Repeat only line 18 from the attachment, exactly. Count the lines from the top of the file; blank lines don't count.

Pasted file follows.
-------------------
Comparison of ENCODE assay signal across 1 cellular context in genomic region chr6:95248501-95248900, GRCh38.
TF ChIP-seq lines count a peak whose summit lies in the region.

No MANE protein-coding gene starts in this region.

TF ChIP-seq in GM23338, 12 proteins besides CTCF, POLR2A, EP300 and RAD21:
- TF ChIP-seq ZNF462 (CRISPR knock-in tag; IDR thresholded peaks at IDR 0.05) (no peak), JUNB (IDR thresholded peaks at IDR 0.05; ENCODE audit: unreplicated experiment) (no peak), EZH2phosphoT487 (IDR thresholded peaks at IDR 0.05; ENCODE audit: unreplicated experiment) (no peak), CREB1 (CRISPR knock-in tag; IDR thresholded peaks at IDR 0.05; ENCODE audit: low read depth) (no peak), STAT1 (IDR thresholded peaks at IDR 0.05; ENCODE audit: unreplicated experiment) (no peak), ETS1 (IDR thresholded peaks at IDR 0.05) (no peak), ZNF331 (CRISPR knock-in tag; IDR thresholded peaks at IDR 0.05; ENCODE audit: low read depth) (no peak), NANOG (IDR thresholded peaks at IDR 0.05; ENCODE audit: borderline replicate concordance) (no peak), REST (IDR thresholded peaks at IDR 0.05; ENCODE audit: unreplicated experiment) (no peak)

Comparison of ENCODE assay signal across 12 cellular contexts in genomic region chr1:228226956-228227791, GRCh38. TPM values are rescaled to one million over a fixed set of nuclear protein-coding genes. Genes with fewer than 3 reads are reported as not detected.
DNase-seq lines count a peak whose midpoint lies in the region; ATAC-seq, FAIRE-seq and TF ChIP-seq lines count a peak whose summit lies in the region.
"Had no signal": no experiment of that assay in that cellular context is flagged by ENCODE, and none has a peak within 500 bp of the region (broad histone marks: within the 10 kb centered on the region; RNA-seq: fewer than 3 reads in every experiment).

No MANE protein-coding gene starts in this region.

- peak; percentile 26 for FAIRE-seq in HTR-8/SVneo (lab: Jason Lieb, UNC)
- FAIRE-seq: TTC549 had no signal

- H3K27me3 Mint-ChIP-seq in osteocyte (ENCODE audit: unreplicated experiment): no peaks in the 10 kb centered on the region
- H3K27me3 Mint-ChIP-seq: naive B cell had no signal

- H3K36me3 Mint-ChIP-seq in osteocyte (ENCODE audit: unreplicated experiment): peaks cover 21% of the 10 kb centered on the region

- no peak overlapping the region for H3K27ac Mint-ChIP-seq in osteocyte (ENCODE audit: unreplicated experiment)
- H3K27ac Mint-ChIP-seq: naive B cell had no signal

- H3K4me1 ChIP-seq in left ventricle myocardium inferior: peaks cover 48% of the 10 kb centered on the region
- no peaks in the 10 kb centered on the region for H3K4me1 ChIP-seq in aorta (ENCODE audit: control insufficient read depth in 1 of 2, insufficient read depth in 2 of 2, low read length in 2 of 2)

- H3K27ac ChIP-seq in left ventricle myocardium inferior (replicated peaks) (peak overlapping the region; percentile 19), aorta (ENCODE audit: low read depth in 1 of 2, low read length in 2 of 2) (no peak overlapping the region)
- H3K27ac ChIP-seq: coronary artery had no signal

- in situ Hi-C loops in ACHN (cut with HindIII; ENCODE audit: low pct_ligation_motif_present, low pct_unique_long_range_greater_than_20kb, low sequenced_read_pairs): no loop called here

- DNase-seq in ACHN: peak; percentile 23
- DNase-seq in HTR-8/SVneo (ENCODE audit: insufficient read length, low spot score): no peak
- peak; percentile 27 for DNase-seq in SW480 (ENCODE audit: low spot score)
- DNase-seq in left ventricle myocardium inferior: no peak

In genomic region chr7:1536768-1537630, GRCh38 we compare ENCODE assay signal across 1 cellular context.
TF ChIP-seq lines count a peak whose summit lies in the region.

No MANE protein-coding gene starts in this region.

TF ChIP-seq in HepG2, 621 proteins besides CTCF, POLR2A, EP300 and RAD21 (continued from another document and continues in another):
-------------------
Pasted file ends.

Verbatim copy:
- no peaks in the 10 kb centered on the region for H3K4me1 ChIP-seq in aorta (ENCODE audit: control insufficient read depth in 1 of 2, insufficient read depth in 2 of 2, low read length in 2 of 2)